The opioid epidemic is one of the most pressing issues facing this country today and, unfortunately, it even impacts newborn babies. According to a recent study that was published in the Journal of Maternal-Fetal and Neonatal Medicine earlier in 2019, babies who have been exposed to opioids suffer more pain than those who do not. Even though opioid medications are effective at treating pain, they do have a number of different side effects and their use must be cautioned during pregnancy. If a pregnant mother takes opioids, she could be exposing her unborn child to the medication as well. While protocols do exist for treating symptoms of pain in opioid-addicted infants, these babies might actually need more attention than was previously thought. The results of this study could signal that a paradigm shift is needed in the way that opioid use during pregnancy is handled.
The Methods of the Study: Opioid-Addicted Infants
The study was performed at Penn State University before being published by the Journal of Maternal-Fetal and Neonatal Medicine. In the research study, more than three dozen babies were included. About two-thirds of these babies were exposed to opioids while in the womb. The last third was not exposed to this class of drug. All of the babies underwent routine blood testing to ensure that they had been properly categorized.
The newborn babies were closely monitored for signs of pain via a video camera. Nurses and doctors have a scoring system for newborn pain that has been in use for years. The higher the score, the more pain the baby is experiencing.
In addition, the babies also had their electrical conductance measured using a probe on the foot. One of the most common reactions to pain is sweating. When people sweat, their conductance increases because of the increased liquid and salt on the surface of the skin. If the conductance of the baby increases, this means that they are sweating more and feeling pain.
Symptoms of Withdrawal: Neonatal Abstinence Syndrome
When babies are born addicted to opioids, they are at risk of developing something called Neonatal Abstinence Syndrome (NAS). This is a withdrawal syndrome that is similar to other withdrawal symptoms seen in adults. When someone is addicted to something and that substance is suddenly stopped cold turkey, signs of withdrawal could manifest. Some of the symptoms of NAS include:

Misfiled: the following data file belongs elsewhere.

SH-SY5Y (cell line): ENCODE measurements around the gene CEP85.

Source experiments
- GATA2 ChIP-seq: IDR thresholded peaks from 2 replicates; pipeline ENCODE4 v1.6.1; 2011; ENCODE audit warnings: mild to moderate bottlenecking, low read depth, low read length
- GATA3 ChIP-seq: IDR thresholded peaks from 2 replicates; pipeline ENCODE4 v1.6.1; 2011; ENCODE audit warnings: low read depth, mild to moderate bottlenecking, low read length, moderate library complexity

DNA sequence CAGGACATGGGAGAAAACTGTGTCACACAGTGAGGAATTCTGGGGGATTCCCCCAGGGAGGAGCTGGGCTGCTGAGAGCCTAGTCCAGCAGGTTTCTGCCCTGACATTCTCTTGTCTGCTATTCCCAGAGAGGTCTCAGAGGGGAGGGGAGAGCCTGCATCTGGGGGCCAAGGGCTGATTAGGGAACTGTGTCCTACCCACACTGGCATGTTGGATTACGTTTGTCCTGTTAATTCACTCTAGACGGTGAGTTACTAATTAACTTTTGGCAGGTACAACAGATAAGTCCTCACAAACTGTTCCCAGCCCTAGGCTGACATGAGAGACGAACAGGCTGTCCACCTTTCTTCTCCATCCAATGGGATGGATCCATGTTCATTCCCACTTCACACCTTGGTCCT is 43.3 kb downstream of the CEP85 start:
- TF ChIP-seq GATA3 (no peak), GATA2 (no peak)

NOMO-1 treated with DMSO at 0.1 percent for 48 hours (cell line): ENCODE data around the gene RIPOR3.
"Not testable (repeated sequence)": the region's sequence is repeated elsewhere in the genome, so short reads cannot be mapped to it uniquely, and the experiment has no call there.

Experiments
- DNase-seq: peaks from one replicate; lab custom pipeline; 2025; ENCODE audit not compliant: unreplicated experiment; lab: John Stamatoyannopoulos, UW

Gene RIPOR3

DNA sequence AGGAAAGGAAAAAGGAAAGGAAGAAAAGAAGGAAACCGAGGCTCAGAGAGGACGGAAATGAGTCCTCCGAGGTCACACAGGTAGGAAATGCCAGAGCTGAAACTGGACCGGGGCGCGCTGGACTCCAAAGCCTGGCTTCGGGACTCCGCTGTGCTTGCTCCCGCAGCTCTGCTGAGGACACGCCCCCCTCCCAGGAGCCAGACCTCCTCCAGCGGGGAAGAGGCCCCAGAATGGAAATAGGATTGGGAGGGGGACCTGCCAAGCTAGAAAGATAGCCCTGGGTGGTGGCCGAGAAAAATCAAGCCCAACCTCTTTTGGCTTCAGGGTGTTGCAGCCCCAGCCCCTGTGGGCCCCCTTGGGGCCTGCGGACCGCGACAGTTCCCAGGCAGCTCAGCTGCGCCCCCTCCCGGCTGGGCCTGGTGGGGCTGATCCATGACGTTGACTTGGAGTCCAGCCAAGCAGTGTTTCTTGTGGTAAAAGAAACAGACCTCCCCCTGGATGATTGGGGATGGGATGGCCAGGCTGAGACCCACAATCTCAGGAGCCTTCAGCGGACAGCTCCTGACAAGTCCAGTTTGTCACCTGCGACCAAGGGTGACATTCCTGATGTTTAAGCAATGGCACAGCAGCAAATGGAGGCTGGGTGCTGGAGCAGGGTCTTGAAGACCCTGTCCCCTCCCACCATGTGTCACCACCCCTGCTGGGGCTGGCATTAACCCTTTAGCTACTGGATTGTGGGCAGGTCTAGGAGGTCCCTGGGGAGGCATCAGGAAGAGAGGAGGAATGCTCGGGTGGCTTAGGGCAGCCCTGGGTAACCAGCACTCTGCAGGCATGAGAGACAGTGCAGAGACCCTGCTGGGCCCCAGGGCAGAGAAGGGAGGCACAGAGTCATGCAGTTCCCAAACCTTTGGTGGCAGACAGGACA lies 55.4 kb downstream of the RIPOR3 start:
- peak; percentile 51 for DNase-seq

- Irritability and inconsolability, marked by constant crying
- Poor feeding, trouble latching, and poor weight gain
The treatment of NAS is dependent on the source of the withdrawal symptoms. In this case, the babies are suffering withdrawal from opioids. One of the treatment options for opioid withdrawal-related NAS is methadone. Gradually, the methadone is tapered off over a period of time. This prevents an abrupt cessation of opioids and will ease the symptoms of NAS.
The Results of the Study: Predicting Neonatal Abstinence Syndrome
The goal of the researchers was to try and predict which babies were at risk of developing NAS. The researchers tracked the babies closely and monitored their pain both using the video camera and through the conductance test. The researchers found that, based on these pain-scoring systems, they could predict which babies were at risk of developing NAS.
Predicting which babies are at risk of developing NAS is important. If a baby with NAS has to undergo a painful procedure, such as a blood draw or an IV placement, they are going to react more strongly to that pain. Babies with NAS often continue to be stressed even long after the procedure is over. Therefore, these babies need extra comforting measures to help them both during and after the procedure. This could mean extra swaddling, a special pacifier, or even pain medication.
Opioid-Addicted Infants are a Pressing Issue
Unfortunately, as the opioid epidemic gets worse, the number of opioid-addicted infants may continue to rise. The researchers at Penn State also noted that, according to the Pennsylvania State Health Department, more than 2,600 babies were diagnosed with NAS in the year 2018 alone. Babies who suffer from NAS are also at risk of developing long-term complications. Some of these include:
This means that more has to be done to address opioid use during pregnancy and NAS itself. It is imperative that anyone who is pregnant carefully monitor their use of opioids with the help of a medical professional to try and prevent NAS. Furthermore, anyone with questions or concerns about the health of their baby should seek the help of a trained professional.
Sacramento Personal Injury Lawyers
I’m Ed Smith, a Sacramento Personal Injury Lawyer. Opioid-addicted infants are at risk of developing Neonatal Abstinence Syndrome. Should your baby suffer from opioid addiction shortly after birth, please reach out to me at (800) 404-5400 or (916) 921-6400 to receive free, friendly legal guidance and advice.
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